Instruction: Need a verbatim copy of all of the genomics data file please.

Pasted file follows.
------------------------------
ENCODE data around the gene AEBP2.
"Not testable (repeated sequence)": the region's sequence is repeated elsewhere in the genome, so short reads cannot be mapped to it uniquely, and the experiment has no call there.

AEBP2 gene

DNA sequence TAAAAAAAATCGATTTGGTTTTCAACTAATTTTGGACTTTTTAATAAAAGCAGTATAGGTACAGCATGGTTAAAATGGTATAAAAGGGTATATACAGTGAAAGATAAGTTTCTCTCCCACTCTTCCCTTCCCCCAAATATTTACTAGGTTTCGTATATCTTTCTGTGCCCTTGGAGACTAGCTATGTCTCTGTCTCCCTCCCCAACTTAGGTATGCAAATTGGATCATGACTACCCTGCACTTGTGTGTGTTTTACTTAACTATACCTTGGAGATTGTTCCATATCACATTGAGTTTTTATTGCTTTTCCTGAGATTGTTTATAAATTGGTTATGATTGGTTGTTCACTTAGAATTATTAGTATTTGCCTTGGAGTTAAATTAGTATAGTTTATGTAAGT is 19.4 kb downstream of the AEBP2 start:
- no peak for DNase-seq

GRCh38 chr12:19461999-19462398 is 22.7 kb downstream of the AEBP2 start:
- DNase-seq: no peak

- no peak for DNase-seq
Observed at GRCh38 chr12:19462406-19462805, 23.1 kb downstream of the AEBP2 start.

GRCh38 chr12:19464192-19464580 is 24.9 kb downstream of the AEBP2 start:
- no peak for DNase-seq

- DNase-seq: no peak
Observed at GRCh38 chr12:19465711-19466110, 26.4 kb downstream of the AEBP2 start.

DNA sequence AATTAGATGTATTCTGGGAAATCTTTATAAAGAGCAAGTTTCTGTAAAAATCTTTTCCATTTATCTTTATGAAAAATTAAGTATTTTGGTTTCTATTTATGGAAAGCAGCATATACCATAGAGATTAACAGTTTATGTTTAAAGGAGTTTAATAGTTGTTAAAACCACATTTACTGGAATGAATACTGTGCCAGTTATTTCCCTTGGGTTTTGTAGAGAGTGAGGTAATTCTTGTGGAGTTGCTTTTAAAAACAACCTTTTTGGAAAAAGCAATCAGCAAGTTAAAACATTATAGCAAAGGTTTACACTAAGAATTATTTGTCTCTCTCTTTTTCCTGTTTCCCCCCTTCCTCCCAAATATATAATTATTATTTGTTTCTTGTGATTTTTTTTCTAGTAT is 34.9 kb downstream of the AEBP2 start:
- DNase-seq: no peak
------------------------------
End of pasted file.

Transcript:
ENCODE data around the gene AEBP2.
"Not testable (repeated sequence)": the region's sequence is repeated elsewhere in the genome, so short reads cannot be mapped to it uniquely, and the experiment has no call there.

AEBP2 gene

DNA sequence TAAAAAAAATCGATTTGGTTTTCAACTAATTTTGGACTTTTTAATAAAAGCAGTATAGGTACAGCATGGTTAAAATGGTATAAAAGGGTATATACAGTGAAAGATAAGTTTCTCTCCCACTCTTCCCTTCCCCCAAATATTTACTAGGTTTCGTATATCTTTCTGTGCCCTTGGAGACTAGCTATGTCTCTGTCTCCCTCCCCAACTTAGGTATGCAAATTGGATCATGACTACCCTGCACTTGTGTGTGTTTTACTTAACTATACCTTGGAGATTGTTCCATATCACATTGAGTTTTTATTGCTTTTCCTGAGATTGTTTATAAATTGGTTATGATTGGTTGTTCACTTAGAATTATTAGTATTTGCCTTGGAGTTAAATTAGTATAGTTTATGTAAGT is 19.4 kb downstream of the AEBP2 start:
- no peak for DNase-seq

GRCh38 chr12:19461999-19462398 is 22.7 kb downstream of the AEBP2 start:
- DNase-seq: no peak

- no peak for DNase-seq
Observed at GRCh38 chr12:19462406-19462805, 23.1 kb downstream of the AEBP2 start.

GRCh38 chr12:19464192-19464580 is 24.9 kb downstream of the AEBP2 start:
- no peak for DNase-seq

- DNase-seq: no peak
Observed at GRCh38 chr12:19465711-19466110, 26.4 kb downstream of the AEBP2 start.

DNA sequence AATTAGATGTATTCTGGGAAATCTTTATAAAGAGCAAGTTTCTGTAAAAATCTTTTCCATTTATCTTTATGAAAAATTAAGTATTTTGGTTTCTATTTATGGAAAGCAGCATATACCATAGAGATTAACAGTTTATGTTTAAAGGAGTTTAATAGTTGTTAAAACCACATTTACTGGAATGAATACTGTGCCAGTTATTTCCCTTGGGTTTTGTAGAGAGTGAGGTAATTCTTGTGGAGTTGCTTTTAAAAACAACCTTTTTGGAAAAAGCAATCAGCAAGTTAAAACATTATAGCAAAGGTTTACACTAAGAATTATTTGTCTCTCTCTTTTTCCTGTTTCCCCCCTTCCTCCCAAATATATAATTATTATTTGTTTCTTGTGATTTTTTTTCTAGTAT is 34.9 kb downstream of the AEBP2 start:
- DNase-seq: no peak